Review: The Crusade
by Júlia Olmo
- Louis Garrel offers up an entertaining and emotional fable about our attitudes to the problem of climate change and what it means to mature
Imagine you’re a parent and that, one fine day, your delightful 12-year-old son sells various items of value belonging to your family (clothes, watches and jewellery) in order to fund a project in Africa that aspires to save the planet, no less – a secret plan concocted by a whole bunch of children to halt climate change and save the world from catastrophe. Your first reaction, perhaps, would be incredulity, followed by heart palpitations and, finally, an attempt to avert disaster and understand what has happened by talking to the kid. This is the hilarious and captivating starting point for the premise of the latest film by actor-director-screenwriter Louis Garrel, The Crusade [+see also:
film profile], presented at the most recent edition of the Cannes Film Festival (in the special Cinema for the Climate section) and subsequently screened at the San Sebastián Film Festival (in the Pearls section), prior to its French theatrical release on 22 December (courtesy of Ad Vitam) and its Italian one on 5 January (thanks to Movies Inspired).
In a continuation of his previous movie, A Faithful Man [+see also:
interview: Louis Garrel
film profile], with the same characters and the same family history, but offering up different situations, subject matter and considerations (in the case of the former, the central topic was romantic relationships and the conflicts that arise from them), the French helmer weaves an imaginative tale that blends together a reflection on the different attitudes we adopt in the face of climate change and community issues, the accompanying generation gap, and what it means to be mature. As was the case in that first film from this singular diptych, Garrel himself and his real-life partner, actress Laetitia Casta, play a middle-class married couple who almost have a heart attack when they learn of the surreal machinations of their son (an entertaining Joseph Engel), a boy who has the face of an angel, but who is actually pretty devious and smart. Indeed, he will continue to use his impressive intelligence to play his cards right, and despite everything, we can’t help but take a liking to him.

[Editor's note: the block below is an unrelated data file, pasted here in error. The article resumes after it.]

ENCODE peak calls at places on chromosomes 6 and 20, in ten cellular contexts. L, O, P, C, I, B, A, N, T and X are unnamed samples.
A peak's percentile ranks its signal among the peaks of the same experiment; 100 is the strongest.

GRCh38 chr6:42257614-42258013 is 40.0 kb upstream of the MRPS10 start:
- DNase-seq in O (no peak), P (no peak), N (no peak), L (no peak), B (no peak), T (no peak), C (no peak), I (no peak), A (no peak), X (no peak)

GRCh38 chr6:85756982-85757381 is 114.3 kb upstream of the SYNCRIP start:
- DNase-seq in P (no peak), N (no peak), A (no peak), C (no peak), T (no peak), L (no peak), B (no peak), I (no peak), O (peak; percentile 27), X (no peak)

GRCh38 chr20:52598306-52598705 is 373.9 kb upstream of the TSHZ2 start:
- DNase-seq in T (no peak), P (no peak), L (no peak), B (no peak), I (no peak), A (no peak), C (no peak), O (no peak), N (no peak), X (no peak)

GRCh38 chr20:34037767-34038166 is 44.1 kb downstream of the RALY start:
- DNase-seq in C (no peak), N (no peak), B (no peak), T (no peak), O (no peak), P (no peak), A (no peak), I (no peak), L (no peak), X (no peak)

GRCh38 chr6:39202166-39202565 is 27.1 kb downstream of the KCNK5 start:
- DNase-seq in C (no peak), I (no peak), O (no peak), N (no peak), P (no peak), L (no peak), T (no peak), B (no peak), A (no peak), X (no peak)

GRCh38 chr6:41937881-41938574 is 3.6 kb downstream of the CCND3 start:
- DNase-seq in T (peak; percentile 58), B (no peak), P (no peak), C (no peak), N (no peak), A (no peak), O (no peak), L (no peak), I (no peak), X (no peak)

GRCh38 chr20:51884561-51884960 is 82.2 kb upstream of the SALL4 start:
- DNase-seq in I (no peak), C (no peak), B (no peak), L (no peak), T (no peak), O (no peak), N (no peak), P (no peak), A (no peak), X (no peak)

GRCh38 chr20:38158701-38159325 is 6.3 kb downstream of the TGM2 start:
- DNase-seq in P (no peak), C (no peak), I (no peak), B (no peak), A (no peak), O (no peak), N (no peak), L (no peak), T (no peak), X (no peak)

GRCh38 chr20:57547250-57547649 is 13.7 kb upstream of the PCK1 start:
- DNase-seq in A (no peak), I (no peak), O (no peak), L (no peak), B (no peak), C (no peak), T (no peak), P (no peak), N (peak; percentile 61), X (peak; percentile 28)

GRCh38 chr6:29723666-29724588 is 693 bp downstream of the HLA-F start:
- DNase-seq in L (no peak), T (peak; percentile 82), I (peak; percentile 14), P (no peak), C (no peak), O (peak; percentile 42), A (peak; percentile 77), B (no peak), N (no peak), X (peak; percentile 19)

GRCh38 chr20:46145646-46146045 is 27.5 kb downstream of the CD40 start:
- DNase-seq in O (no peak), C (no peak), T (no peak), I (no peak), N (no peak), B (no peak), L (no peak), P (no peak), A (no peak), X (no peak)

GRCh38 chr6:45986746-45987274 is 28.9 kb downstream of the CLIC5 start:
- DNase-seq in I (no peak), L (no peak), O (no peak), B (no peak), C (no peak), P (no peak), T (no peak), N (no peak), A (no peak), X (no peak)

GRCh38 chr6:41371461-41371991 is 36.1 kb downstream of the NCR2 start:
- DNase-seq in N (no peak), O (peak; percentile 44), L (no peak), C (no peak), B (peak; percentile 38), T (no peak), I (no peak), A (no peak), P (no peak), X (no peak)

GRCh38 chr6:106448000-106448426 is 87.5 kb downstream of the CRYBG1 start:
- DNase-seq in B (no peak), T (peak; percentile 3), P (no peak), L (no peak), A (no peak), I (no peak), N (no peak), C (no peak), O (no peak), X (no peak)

In much the same vein as the movies of Éric Rohmer and other filmmakers such as Hong Sang-soo, Garrel starts off with simple, small, relatable stories, centring on the relationships between the characters, and then elevates it beyond the mere storyline and delves deeper into reflections on various subjects – into the setbacks, dilemmas and moral quandaries thrown up by them. The enjoyable first scene described above already provides a whole manifesto for what the film is going to be about; the backdrop and the subjects it attempts to broach, but also its form and the way it narrates these things, from a standpoint of humour and freedom, toying with comedic and dramatic elements, and with fantasy and reality. And in this narrative and these ideas, it’s easy to sense the influence of the late Jean-Claude Carrière (the co-screenwriter of the film together with Garrel, whom the movie is dedicated to) and that of the generation of the director’s own father (filmmaker Philippe Garrel), steeped in the French New Wave and the events of 1968.
In The Crusade, we see the reflection of an idealism and a wistfulness that owe a great deal to that previous generation. One of its virtues lies in knowing how to narrate and link up those different sensibilities: the endless possibilities available to the new generations and a questioning of how that idealism is lost with the passing of time. When all is said and done, the movie ends up as an entertaining and emotional fable that, far from engaging in facile and short-lived activism and naive moralising, poses a complex and important question: whether the life we have, and which we have come to accept, is truly the life we want.
The Crusade was staged by Why Not Productions and is sold overseas by Wild Bunch International. It will hit screens in other European countries in the next few months, such as Spain on 22 April, courtesy of BTeam Pictures.
(Translated from Spanish)
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